Focus on what you can control. Maintain belief that most obstacles are within your control and that with effort (and directed actions) you can overcome them. Define the obstacles in you life and determine the ones you can control. With writing a book the thoughts someone else might think about me, or my work, could stop me from proceeding. I definitely can’t control someone’s else’s thoughts or judgements, so I choose to not even let them get in the way.
Maintain inner drive and affirm your goal. Remind yourself on a regular basis your vision for your cookbook project. Imagine what it will feel like to finish your book. Remind yourself of the reasons why you want to pursue the goal. These reminders will help you keep your inner drive alive even when the obstacles seem insurmountable. I read a list of reminders, or some call them affirmations, every morning. These affirmations have to do with my vision for my self, my books, my family, and business. It’s like an athlete imagining their best performance. Then when the day of the event comes, their winning image comes to mind and their performance follows suit.
Commit to the goal. Commitment is the foundation of overcoming obstacles. With strong desire and a deliberate choice to stick to what you set out to do, then all other options fade away. Commitment narrows the path but provides the freedom as you work within the boundaries that are often needed to get something finished. Obstacles become stepping stones instead of blocking the path. I have a several hard and fast commitments, but commitment to my word and commitment to myself ranks right up there as ways I can overcome obstacles.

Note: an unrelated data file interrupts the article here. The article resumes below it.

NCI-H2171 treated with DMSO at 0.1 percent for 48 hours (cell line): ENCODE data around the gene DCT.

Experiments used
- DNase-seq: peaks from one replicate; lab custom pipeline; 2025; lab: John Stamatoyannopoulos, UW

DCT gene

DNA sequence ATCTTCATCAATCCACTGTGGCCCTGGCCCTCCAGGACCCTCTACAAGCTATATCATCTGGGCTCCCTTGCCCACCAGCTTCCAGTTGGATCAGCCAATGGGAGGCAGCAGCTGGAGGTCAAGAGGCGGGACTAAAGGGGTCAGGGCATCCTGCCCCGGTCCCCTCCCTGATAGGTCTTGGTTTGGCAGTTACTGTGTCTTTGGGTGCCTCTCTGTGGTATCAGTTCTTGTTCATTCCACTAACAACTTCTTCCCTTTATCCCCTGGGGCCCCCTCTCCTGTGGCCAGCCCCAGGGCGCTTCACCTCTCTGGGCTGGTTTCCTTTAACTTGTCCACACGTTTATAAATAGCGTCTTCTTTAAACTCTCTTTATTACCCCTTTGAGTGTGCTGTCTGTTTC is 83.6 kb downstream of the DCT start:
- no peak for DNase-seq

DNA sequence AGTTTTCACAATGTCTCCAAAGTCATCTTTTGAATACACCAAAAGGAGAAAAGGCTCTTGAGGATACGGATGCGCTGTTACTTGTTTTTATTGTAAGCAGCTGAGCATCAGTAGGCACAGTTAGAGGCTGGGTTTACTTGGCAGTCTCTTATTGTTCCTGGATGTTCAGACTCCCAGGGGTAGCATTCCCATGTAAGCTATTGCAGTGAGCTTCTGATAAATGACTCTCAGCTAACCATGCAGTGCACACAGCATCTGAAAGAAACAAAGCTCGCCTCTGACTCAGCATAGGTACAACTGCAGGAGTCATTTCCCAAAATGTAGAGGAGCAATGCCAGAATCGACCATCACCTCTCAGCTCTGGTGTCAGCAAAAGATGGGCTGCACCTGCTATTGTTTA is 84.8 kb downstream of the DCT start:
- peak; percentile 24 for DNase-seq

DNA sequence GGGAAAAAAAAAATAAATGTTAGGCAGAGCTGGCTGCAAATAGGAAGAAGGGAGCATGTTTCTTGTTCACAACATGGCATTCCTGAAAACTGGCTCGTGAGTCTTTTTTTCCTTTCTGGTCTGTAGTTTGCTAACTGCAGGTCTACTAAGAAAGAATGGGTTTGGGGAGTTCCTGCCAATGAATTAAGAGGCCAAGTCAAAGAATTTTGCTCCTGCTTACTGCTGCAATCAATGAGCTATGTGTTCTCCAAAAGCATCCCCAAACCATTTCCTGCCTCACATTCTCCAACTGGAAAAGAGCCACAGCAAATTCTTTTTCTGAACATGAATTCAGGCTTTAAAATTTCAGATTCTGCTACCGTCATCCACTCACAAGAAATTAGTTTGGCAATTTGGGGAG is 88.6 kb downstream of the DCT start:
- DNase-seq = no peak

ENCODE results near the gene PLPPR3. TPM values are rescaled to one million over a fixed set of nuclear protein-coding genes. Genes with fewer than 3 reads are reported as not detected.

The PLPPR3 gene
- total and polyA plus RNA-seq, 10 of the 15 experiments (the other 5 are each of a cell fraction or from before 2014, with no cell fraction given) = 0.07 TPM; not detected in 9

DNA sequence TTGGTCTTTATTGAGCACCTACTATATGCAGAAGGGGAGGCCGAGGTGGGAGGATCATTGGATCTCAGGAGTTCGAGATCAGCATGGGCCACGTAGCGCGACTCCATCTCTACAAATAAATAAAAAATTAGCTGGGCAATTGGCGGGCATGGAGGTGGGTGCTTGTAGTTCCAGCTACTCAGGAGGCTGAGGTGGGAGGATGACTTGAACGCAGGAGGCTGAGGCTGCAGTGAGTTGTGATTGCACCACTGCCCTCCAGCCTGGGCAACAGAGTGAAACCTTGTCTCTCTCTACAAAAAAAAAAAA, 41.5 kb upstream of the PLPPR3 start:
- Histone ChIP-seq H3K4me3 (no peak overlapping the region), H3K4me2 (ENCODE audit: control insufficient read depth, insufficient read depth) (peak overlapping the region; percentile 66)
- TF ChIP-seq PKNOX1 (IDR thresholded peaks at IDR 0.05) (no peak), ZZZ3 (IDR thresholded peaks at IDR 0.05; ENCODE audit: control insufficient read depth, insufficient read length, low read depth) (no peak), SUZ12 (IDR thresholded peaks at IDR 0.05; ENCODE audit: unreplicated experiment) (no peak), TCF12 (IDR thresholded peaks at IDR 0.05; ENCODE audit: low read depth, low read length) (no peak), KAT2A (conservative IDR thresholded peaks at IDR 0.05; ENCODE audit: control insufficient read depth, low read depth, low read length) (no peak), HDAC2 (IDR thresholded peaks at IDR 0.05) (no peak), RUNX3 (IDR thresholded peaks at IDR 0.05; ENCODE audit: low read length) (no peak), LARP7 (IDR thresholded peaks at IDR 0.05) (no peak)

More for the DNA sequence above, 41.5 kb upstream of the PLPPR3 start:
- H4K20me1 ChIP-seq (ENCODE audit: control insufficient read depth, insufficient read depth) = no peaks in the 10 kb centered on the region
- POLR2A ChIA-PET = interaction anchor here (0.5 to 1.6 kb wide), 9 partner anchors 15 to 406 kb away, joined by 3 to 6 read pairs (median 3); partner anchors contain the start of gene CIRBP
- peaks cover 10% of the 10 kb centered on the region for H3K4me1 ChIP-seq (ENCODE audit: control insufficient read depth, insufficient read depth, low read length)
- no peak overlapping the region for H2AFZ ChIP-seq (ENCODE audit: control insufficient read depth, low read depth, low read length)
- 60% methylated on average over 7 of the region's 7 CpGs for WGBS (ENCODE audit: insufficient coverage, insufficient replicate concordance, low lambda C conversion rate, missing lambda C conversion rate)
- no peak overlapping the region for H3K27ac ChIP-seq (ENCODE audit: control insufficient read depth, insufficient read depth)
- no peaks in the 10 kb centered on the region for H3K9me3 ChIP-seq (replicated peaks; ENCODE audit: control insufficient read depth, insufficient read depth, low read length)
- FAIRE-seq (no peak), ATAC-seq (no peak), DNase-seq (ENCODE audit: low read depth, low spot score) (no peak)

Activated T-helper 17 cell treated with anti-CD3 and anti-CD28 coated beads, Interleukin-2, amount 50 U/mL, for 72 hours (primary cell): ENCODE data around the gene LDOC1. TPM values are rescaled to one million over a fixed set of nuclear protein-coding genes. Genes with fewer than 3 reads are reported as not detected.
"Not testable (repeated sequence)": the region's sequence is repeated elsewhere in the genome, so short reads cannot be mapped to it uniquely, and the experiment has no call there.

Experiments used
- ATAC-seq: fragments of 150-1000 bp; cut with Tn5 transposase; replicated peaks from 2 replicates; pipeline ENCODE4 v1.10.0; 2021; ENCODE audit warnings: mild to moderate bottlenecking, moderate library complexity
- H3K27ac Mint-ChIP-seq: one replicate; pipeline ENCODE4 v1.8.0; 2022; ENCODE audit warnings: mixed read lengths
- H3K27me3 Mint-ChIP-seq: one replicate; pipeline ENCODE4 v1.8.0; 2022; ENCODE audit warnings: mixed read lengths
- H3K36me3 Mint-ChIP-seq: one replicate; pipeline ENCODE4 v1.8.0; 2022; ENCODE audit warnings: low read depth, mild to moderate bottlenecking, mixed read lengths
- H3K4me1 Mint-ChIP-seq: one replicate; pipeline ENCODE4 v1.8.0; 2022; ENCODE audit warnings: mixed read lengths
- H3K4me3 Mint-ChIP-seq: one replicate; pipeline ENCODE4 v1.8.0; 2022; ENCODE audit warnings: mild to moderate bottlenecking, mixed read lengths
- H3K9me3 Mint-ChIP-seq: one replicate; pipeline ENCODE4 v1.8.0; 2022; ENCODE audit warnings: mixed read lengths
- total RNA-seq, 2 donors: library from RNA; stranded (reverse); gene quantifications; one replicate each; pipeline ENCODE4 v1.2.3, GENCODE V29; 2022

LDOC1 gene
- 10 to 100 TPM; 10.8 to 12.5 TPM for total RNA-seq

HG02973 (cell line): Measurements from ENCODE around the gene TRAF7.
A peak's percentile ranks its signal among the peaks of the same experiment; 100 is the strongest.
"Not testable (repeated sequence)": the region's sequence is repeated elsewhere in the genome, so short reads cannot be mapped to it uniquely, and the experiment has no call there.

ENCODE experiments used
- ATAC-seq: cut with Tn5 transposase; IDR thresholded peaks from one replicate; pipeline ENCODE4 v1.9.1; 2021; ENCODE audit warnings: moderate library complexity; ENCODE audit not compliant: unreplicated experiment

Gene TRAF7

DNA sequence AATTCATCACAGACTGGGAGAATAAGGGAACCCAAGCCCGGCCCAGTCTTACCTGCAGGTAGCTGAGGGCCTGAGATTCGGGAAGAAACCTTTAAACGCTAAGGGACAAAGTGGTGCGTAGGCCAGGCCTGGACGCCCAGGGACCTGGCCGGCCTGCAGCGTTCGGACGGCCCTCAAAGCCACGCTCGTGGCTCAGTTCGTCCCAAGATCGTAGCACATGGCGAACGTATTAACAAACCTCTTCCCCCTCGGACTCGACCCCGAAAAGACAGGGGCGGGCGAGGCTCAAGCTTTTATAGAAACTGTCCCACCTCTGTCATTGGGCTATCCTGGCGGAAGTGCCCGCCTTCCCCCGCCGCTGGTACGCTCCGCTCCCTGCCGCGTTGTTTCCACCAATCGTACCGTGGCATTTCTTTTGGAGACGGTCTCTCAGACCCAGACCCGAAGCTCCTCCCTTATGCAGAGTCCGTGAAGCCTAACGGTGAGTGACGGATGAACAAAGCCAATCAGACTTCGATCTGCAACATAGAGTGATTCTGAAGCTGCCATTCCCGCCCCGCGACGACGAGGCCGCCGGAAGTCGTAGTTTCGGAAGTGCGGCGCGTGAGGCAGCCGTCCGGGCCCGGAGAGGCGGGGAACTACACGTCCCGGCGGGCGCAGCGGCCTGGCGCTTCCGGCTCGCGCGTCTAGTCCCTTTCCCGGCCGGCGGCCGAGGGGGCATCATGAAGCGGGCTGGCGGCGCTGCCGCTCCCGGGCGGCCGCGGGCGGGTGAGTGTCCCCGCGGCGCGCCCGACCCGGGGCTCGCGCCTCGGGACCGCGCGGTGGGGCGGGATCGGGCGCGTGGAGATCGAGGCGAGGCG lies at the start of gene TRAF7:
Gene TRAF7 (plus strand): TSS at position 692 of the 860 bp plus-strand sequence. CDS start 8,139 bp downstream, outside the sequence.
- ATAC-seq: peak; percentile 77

Everyone experience obstacles when they set out to do something new. Obstacles are present with any goal. Life’s too short to let something that’s inevitable, like an obstacle, separate us from our dream. When we set out to write a cookbook or start a new project, it’s not uncommon to feel certain emotions to appear that could stop us from doing what we set out to do. We have a choice at that point. We can quit and let the obstacles defeat us. Or, we can use our mind, our will, and our actions to overcome the obstacles. That’s when it’s time to tap into deliberate strategies to push us forward to success with our goals, including our cookbook writing endeavors.
Cookbook author and culinary dietitian Maggie Green coaches aspiring cookbook authors in the process of writing cookbooks, cookbook proposals, and building their author platform. Download her checklist “Am I Ready to Write A Cookbook?”